Now the point of this post is not to scare anybody only to point out that breastfeeding can be more difficult than some may think.
Completely natural, good for baby, good for mom, and not always as easy as "they" say it is.
When I was pregnant I was truly honestly excited about breastfeeding. I thought (because I had never heard other wise) that it would be this beautiful, natural, easything.
That right from the start your baby goes to the breast and knows exactly how to properly latch, that your milk comes in right away with no issues, everything is right in the world and you are both able to just relax and bond when you breastfeed.
And you know for some it is just that easy, but the more women I talk to the more I find that it isn't always so.
Honestly, breastfeeding can be really rough, and drain you both physically and emotionally. You can feel as though all you are doing is breastfeeding that you hardly have time to do anything for yourself-like go to the bathroom.
When your milk does come in (usually an average of 3 days after birth) it can also be very painful. Your breasts can become engorged and feel as hard as rocks. You can get clogged ducts which are super painful and if you do not remove the clog (which can be difficult) it can turn into an infection which is even worse.
Your nipples can feel like somebody took sandpaper to them and that they are about to fall off. They can get blisters, crack, and bleed making you crying in pain.
Your baby can have latch issues making it even more difficult.
But if you have determination to stick with breastfeeding and get over each bump that you (may) encounter you can have a great experience and that beautiful picture that is in your head.
But, it is ok to choose not to continue with breastfeeding, not every mom can make it work and you should not feel like a failure because of it. While it is healthiest physically for both mom and baby, you do have options. One being formula, and the other being donor milk through a "milk share" program like Human Milk 4 Human Babies. It may seem odd to some but there are a LOT of women out there who are willing to just give extra breast milk that they have pumped to moms/babies in need.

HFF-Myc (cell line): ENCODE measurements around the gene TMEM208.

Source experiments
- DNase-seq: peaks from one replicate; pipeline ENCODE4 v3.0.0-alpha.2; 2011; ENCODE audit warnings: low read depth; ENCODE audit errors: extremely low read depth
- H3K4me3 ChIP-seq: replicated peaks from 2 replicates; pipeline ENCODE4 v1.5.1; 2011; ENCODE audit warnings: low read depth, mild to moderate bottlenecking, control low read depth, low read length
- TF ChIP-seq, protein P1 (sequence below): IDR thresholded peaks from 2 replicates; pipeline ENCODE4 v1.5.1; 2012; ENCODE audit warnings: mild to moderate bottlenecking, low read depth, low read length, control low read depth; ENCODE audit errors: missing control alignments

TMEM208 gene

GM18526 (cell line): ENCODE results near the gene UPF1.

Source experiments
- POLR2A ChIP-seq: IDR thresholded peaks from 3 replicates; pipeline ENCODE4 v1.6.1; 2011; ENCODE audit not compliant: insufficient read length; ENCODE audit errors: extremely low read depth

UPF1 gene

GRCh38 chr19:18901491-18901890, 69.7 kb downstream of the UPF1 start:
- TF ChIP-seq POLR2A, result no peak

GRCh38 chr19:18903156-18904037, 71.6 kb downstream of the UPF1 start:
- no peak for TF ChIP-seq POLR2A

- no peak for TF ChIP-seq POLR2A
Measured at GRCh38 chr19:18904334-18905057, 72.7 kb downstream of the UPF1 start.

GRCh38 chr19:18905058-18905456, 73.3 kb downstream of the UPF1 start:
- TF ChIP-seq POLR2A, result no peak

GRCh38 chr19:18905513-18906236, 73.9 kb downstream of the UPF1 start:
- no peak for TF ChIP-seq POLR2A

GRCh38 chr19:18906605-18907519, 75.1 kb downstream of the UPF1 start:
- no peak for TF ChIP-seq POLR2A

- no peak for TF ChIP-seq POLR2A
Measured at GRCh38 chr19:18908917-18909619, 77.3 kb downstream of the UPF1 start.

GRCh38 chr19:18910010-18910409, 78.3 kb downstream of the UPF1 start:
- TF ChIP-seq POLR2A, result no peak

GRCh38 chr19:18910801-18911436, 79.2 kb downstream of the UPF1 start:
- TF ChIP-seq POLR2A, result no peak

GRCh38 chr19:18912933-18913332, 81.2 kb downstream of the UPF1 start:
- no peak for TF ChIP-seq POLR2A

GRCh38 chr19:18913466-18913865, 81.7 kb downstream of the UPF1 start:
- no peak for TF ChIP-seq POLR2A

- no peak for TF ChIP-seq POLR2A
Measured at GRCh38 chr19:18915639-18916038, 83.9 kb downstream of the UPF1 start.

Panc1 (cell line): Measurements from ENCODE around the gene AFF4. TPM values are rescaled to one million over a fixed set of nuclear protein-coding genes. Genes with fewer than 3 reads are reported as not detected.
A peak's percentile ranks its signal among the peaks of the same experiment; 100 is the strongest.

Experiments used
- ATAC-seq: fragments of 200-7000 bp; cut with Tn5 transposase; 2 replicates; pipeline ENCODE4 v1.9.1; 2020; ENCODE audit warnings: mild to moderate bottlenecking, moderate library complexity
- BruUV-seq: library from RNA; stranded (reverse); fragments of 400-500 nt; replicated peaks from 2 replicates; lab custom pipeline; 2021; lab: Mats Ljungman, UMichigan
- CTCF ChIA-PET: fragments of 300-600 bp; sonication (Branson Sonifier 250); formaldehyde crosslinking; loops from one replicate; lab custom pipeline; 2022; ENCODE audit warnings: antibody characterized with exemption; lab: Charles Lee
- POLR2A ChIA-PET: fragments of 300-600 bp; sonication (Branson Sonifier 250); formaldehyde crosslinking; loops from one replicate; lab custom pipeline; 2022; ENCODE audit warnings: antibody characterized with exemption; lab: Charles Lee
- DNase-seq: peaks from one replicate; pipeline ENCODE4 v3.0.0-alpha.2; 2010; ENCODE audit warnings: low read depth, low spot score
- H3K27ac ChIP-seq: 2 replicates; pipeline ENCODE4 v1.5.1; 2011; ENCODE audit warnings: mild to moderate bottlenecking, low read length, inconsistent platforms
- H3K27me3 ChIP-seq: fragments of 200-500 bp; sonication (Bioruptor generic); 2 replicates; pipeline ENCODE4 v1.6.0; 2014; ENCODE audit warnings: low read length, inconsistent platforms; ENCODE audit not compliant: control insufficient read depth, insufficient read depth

Demitri and I have hit bump, after bump, after bump on our so far short breastfeeding road. First, he is tongue tied (meaning the tip of his tongue is heart shaped) and he has a short frenulum (the webbing under the tongue). Because of both those issues he could not latch properly and my nipples became blistered, cracked, and bled.
I had to use a nipple shield to nurse while they healed. My milk supply in my left breast just dropped off and we are still working on getting it back up. Demitri started losing weight because he could not get enough milk to satisfy himself and properly grow. And now that I stopped using the shield he had to pretty much learn how to nurse all over again.
It was frustrating beyond belief and I shed lots of tears... but despite all those issues we have stuck it out and things are so much better now! I am so glad that I didn't give it up. Daniel has been super supportive of my breastfeeding the whole time and always tells me that I am a rock star.Ameda Hydrogel Pads
Finally if you want to have success with breastfeeding you MUST have a good support system. As I said breastfeeding is emotionally (and physically) draining you will have tearful days and nights and having somebody that you can just cry to and get a hug from will be a life saver. See if there is a La Leche League in your area that you can get hooked up with. Don't delay in seeing a lactation consultant if you feel even the slightest need to.
And when I was have a really rough time a online friend told me this, "it's ok to stop breastfeeding but don't do it on a bad day when you are feeling emotional and defeated" that was definitely something that got me through a few rough nights.
Products not to be without!
Bamboobies (nursing pads)
Wireless Nursing Tank Tops (Target)
Lansinoh HPA Lanolin